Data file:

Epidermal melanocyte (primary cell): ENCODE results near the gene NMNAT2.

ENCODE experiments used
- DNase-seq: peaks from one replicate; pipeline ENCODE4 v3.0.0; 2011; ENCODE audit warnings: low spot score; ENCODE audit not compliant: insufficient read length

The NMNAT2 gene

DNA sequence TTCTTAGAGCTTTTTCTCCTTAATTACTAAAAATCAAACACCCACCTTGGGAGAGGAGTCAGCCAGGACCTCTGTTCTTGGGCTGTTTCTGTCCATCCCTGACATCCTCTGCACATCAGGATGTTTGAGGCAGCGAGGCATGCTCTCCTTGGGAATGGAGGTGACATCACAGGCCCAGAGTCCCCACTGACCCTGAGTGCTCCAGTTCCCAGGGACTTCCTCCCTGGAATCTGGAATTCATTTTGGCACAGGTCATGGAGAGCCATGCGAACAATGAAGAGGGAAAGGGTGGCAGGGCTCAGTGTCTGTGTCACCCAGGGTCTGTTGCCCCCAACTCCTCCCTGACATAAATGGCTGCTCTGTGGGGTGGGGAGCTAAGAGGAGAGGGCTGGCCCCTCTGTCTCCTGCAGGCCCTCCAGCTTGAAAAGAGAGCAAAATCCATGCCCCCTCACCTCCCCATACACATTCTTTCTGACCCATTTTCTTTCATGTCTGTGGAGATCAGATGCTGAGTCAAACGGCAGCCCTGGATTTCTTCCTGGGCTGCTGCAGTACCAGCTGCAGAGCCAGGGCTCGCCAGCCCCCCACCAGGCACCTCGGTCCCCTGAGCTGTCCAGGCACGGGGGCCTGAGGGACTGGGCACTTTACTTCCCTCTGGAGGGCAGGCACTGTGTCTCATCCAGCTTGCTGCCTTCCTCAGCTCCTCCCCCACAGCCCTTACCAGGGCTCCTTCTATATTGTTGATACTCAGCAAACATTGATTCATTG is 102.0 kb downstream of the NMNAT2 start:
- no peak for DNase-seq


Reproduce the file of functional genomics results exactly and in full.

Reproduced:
Epidermal melanocyte (primary cell): ENCODE results near the gene NMNAT2.

ENCODE experiments used
- DNase-seq: peaks from one replicate; pipeline ENCODE4 v3.0.0; 2011; ENCODE audit warnings: low spot score; ENCODE audit not compliant: insufficient read length

The NMNAT2 gene

DNA sequence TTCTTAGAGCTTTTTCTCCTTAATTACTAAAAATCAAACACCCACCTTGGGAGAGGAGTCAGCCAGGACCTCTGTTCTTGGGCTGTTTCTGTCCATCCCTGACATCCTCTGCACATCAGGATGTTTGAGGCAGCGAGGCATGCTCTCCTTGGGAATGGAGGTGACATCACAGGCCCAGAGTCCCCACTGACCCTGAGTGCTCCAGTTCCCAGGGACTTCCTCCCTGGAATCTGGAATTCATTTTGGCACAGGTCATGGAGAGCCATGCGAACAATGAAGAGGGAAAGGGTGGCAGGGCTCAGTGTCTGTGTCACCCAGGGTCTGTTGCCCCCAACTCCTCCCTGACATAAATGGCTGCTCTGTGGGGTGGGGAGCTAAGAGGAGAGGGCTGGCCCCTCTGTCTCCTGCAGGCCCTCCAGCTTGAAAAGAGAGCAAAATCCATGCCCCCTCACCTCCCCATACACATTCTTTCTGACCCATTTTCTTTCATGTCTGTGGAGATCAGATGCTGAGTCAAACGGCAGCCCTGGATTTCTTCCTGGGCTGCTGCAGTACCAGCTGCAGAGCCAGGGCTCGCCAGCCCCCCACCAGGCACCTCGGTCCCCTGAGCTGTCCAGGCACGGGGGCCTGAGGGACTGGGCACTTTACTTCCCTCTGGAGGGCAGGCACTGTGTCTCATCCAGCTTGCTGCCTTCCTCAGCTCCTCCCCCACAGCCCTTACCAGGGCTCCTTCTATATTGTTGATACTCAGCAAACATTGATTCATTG is 102.0 kb downstream of the NMNAT2 start:
- no peak for DNase-seq